03. Pulp Fiction (1994)
Pulp Fiction was Tarantino’s big mainstream, breakout hit. It spawned a lot of conversation, controversy, and ripoffs. Watching it 25 years later, it’s still fun and engrossing and cool as hell. It’s impressive that he manages to make a story that’s inherently shaggy and meandering seem so tightly put together.
Samuel L. Jackson and Uma Thurman are the best performances in the film. Jackson’s Jules is maybe the best character Tarantino’s ever created, and John Travolta’s career got a shot in the arm from it. Which he eventually squandered, but that’s okay. All these years later and Pulp Fiction continues to be, if not the best Tarantino film, then the most Tarantino film.
02. Jackie Brown (1997)
There’s been a resurgence of Jackie Brown appreciation in recent years. You can’t really call it underrated anymore, but it’s still a movie that deserves a lot more eyes on it. It’s maybe the weirdest film in Tarantino’s oeuvre — not content-wise, but structurally — in that it’s played pretty straight. He knows it’s a good story, so he presents it as clearly as possible, using his particular skills to spice up the dialogue and characters.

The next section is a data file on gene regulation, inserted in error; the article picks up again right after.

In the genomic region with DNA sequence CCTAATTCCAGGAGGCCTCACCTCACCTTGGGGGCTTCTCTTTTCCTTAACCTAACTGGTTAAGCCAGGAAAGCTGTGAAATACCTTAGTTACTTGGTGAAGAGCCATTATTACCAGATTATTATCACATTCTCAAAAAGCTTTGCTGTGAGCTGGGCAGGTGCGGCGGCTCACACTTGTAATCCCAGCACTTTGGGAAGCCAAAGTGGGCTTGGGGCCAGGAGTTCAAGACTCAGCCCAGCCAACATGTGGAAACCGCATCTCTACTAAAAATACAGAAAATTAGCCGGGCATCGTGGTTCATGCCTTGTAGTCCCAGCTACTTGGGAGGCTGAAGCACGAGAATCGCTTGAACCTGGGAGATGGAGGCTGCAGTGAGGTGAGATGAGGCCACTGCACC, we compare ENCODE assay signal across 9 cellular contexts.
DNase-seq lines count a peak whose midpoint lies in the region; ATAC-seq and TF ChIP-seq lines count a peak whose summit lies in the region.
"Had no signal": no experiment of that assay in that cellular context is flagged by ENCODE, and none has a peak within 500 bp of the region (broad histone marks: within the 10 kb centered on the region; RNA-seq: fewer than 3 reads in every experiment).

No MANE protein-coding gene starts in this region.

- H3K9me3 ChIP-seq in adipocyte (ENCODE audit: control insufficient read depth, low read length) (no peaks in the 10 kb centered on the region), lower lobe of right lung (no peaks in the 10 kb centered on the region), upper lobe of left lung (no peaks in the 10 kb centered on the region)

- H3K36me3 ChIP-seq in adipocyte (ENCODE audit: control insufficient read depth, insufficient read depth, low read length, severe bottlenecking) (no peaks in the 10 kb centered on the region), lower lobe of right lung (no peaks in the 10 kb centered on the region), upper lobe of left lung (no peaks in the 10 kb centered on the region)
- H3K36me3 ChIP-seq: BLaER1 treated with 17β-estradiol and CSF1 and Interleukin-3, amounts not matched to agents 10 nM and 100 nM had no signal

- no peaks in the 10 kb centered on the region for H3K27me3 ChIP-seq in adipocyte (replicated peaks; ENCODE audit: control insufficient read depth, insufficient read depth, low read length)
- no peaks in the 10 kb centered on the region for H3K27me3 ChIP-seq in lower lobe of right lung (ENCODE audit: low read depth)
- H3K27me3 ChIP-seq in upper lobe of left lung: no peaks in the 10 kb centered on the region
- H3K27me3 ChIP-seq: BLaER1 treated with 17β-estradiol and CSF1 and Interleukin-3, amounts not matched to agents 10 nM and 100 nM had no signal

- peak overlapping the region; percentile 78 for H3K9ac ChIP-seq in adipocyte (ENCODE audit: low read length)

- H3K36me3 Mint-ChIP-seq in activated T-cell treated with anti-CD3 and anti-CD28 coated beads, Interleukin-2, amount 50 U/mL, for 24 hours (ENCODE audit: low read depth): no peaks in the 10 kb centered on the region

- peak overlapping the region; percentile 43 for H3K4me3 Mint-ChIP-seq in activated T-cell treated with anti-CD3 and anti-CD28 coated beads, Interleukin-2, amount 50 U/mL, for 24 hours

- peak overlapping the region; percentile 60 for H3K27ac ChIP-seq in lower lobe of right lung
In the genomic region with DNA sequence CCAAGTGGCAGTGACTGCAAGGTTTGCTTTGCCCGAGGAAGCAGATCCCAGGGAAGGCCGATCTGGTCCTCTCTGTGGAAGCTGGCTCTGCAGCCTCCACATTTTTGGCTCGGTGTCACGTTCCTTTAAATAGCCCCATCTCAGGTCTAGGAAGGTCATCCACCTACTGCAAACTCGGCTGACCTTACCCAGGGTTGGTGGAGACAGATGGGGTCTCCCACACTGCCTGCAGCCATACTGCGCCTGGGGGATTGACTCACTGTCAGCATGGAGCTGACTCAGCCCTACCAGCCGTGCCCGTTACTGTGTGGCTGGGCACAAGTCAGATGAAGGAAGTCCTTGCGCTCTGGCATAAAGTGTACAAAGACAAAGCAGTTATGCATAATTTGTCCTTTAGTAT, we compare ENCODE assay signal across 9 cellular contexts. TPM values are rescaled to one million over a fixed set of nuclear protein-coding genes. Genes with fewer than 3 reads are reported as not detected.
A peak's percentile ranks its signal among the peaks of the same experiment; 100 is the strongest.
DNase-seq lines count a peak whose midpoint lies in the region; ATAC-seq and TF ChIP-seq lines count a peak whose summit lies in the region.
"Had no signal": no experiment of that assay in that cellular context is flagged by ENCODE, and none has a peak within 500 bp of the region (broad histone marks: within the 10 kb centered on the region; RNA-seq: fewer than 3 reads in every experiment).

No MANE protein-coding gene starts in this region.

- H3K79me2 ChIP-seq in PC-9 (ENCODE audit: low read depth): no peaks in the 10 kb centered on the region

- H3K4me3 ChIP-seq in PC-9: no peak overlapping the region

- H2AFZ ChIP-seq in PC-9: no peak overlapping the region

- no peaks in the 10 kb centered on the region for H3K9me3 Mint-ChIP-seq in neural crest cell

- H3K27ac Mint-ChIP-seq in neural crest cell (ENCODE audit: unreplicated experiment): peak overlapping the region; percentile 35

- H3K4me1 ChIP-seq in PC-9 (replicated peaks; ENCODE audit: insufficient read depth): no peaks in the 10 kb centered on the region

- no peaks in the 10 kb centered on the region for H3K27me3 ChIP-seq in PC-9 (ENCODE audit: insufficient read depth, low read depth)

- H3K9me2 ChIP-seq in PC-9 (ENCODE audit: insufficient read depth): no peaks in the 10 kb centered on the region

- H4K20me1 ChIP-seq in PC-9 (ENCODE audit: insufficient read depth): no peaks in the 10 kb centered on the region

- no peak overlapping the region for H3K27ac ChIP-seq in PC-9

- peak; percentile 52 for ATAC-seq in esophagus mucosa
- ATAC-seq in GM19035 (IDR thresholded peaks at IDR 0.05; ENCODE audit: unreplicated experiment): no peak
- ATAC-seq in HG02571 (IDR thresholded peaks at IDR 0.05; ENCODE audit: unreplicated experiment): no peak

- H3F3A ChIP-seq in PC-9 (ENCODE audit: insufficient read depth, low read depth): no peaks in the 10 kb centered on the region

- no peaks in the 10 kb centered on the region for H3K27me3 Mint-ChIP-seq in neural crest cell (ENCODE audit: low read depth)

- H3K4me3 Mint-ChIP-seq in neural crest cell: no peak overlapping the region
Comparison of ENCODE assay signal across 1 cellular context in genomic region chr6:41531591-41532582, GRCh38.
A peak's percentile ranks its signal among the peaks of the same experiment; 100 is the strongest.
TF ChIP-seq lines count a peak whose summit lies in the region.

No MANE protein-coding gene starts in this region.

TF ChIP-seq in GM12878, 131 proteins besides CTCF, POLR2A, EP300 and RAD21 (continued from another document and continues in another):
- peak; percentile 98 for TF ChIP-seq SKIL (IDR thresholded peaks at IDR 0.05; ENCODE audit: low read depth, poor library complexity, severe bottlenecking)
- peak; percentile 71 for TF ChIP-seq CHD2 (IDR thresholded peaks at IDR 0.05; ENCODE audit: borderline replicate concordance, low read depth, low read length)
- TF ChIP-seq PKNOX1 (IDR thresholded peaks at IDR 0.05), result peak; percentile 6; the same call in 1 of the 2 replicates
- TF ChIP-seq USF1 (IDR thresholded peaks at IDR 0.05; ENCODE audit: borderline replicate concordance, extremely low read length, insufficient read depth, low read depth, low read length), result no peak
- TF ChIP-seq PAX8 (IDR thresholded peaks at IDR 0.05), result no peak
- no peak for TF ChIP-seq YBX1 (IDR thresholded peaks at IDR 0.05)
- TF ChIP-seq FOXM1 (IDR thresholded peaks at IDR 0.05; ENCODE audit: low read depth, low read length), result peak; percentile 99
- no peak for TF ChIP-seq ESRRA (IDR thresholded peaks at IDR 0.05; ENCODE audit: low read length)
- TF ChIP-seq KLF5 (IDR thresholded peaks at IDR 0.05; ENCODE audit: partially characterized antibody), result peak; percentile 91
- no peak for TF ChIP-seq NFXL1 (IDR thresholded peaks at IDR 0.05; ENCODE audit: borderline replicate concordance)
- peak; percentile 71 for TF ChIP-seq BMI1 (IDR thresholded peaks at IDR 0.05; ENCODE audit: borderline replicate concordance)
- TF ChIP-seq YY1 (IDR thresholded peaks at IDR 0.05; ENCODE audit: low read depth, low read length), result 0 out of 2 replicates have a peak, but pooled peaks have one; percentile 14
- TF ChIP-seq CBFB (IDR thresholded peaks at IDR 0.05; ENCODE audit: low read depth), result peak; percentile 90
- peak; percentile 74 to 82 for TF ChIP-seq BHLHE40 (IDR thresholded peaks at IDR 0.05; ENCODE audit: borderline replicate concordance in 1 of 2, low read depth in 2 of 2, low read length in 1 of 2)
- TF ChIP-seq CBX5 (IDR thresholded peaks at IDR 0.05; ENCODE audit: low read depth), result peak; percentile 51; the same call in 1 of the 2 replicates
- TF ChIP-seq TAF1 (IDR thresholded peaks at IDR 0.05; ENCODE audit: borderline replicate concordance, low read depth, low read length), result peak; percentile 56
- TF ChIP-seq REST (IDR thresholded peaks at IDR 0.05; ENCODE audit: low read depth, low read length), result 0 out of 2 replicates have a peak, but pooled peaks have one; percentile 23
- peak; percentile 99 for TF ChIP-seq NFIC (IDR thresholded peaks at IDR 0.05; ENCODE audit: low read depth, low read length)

Pam Grier as Jackie Brown and Robert Forster as bail bondsman Max Cherry deliver two of the best, most mature performances in Tarantino’s entire filmography. There’s such weight and history behind every choice the actors make. Michael Keaton and Robert DeNiro also give fantastic supporting performances that I didn’t really appreciate until my third or fourth viewing. Jackie Brown is Tarantino’s most mature work, and I hope people who skipped it the first time around keep checking it out.
01. Inglourious Basterds (2009)
The final shot of Inglourious Basterds is Aldo Raine (Brad Pitt) and Utivich (B.J. Novak) grinning into the camera as Raine declares, “I think this just might be my masterpiece.” It’s a bold-as-hell statement to drop at the end of your film. But Tarantino is right. This movie is practically perfect. It’s a combination of a lot of the director’s favorite things: pulpy action, talky scenes, film history, unexpected violence, and amazing performances. There are at least three scenes that I think work as perfect short films on their own. My personal favorite, the meeting in the basement tavern, is an excellent example of slowly mounting tension. It’s arguably Michael Fassbender’s finest work.
I’ve watched the movie probably a dozen times. Each time there’s something new I notice, whether it’s a certain shot, a choice by an actor, or a good bit of dialogue that catches my ear. It’s his most thematically rich movie, with a lot to say about violence in movies, violence in real life, and propaganda in general. But, most importantly, I love it, and that’s why it’s Quentin Tarantino’s best film.